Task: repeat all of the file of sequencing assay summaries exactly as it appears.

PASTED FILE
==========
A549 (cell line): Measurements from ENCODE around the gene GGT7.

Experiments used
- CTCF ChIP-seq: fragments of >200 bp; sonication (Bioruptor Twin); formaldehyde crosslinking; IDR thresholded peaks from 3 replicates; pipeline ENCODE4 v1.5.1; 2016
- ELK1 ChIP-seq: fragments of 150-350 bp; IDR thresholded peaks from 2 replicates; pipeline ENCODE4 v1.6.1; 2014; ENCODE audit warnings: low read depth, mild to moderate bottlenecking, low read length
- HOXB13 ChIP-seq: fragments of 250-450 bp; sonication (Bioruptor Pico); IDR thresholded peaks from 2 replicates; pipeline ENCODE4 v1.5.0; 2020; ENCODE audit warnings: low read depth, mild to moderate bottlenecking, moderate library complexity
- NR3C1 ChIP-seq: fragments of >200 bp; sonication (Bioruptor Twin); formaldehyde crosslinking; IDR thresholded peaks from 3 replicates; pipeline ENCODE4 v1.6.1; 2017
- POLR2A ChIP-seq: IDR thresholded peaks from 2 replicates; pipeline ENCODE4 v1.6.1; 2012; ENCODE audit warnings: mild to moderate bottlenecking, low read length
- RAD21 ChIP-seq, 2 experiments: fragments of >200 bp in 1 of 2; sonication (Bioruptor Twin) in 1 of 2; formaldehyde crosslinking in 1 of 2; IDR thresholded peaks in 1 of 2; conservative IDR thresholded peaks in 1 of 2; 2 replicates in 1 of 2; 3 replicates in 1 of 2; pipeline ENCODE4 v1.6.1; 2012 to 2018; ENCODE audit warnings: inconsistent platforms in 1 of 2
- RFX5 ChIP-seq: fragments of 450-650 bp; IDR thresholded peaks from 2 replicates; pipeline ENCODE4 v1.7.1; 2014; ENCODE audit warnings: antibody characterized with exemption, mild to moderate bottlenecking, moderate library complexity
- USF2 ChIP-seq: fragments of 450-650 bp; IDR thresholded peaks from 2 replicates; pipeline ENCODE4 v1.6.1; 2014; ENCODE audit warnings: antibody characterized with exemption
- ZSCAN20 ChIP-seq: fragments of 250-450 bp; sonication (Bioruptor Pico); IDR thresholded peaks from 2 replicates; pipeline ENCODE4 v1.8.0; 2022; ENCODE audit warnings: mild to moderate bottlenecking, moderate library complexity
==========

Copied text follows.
A549 (cell line): Measurements from ENCODE around the gene GGT7.

Experiments used
- CTCF ChIP-seq: fragments of >200 bp; sonication (Bioruptor Twin); formaldehyde crosslinking; IDR thresholded peaks from 3 replicates; pipeline ENCODE4 v1.5.1; 2016
- ELK1 ChIP-seq: fragments of 150-350 bp; IDR thresholded peaks from 2 replicates; pipeline ENCODE4 v1.6.1; 2014; ENCODE audit warnings: low read depth, mild to moderate bottlenecking, low read length
- HOXB13 ChIP-seq: fragments of 250-450 bp; sonication (Bioruptor Pico); IDR thresholded peaks from 2 replicates; pipeline ENCODE4 v1.5.0; 2020; ENCODE audit warnings: low read depth, mild to moderate bottlenecking, moderate library complexity
- NR3C1 ChIP-seq: fragments of >200 bp; sonication (Bioruptor Twin); formaldehyde crosslinking; IDR thresholded peaks from 3 replicates; pipeline ENCODE4 v1.6.1; 2017
- POLR2A ChIP-seq: IDR thresholded peaks from 2 replicates; pipeline ENCODE4 v1.6.1; 2012; ENCODE audit warnings: mild to moderate bottlenecking, low read length
- RAD21 ChIP-seq, 2 experiments: fragments of >200 bp in 1 of 2; sonication (Bioruptor Twin) in 1 of 2; formaldehyde crosslinking in 1 of 2; IDR thresholded peaks in 1 of 2; conservative IDR thresholded peaks in 1 of 2; 2 replicates in 1 of 2; 3 replicates in 1 of 2; pipeline ENCODE4 v1.6.1; 2012 to 2018; ENCODE audit warnings: inconsistent platforms in 1 of 2
- RFX5 ChIP-seq: fragments of 450-650 bp; IDR thresholded peaks from 2 replicates; pipeline ENCODE4 v1.7.1; 2014; ENCODE audit warnings: antibody characterized with exemption, mild to moderate bottlenecking, moderate library complexity
- USF2 ChIP-seq: fragments of 450-650 bp; IDR thresholded peaks from 2 replicates; pipeline ENCODE4 v1.6.1; 2014; ENCODE audit warnings: antibody characterized with exemption
- ZSCAN20 ChIP-seq: fragments of 250-450 bp; sonication (Bioruptor Pico); IDR thresholded peaks from 2 replicates; pipeline ENCODE4 v1.8.0; 2022; ENCODE audit warnings: mild to moderate bottlenecking, moderate library complexity